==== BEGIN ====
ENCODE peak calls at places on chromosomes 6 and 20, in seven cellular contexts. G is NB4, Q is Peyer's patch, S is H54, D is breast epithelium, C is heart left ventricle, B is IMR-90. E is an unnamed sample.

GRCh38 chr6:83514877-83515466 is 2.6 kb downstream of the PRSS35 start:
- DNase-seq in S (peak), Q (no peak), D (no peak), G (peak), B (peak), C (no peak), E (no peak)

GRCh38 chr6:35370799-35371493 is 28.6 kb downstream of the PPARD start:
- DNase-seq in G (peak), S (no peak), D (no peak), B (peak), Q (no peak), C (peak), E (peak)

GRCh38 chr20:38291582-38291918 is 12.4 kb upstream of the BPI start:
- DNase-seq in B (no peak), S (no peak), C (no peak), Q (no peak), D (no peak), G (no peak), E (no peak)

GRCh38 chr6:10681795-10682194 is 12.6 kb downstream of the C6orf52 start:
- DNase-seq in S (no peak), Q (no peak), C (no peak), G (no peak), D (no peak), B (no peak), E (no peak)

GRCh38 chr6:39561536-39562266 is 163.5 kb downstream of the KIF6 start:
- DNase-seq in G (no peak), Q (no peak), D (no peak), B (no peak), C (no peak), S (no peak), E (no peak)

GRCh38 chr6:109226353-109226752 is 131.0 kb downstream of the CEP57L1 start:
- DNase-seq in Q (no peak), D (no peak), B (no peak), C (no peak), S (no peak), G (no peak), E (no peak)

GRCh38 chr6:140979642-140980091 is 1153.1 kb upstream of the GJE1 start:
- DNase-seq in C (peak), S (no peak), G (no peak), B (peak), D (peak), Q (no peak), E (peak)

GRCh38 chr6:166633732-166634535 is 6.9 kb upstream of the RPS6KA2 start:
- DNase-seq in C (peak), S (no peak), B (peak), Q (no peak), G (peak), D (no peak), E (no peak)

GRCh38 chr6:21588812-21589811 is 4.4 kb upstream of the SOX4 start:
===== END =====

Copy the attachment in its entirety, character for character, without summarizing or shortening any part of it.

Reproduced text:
ENCODE peak calls at places on chromosomes 6 and 20, in seven cellular contexts. G is NB4, Q is Peyer's patch, S is H54, D is breast epithelium, C is heart left ventricle, B is IMR-90. E is an unnamed sample.

GRCh38 chr6:83514877-83515466 is 2.6 kb downstream of the PRSS35 start:
- DNase-seq in S (peak), Q (no peak), D (no peak), G (peak), B (peak), C (no peak), E (no peak)

GRCh38 chr6:35370799-35371493 is 28.6 kb downstream of the PPARD start:
- DNase-seq in G (peak), S (no peak), D (no peak), B (peak), Q (no peak), C (peak), E (peak)

GRCh38 chr20:38291582-38291918 is 12.4 kb upstream of the BPI start:
- DNase-seq in B (no peak), S (no peak), C (no peak), Q (no peak), D (no peak), G (no peak), E (no peak)

GRCh38 chr6:10681795-10682194 is 12.6 kb downstream of the C6orf52 start:
- DNase-seq in S (no peak), Q (no peak), C (no peak), G (no peak), D (no peak), B (no peak), E (no peak)

GRCh38 chr6:39561536-39562266 is 163.5 kb downstream of the KIF6 start:
- DNase-seq in G (no peak), Q (no peak), D (no peak), B (no peak), C (no peak), S (no peak), E (no peak)

GRCh38 chr6:109226353-109226752 is 131.0 kb downstream of the CEP57L1 start:
- DNase-seq in Q (no peak), D (no peak), B (no peak), C (no peak), S (no peak), G (no peak), E (no peak)

GRCh38 chr6:140979642-140980091 is 1153.1 kb upstream of the GJE1 start:
- DNase-seq in C (peak), S (no peak), G (no peak), B (peak), D (peak), Q (no peak), E (peak)

GRCh38 chr6:166633732-166634535 is 6.9 kb upstream of the RPS6KA2 start:
- DNase-seq in C (peak), S (no peak), B (peak), Q (no peak), G (peak), D (no peak), E (no peak)

GRCh38 chr6:21588812-21589811 is 4.4 kb upstream of the SOX4 start: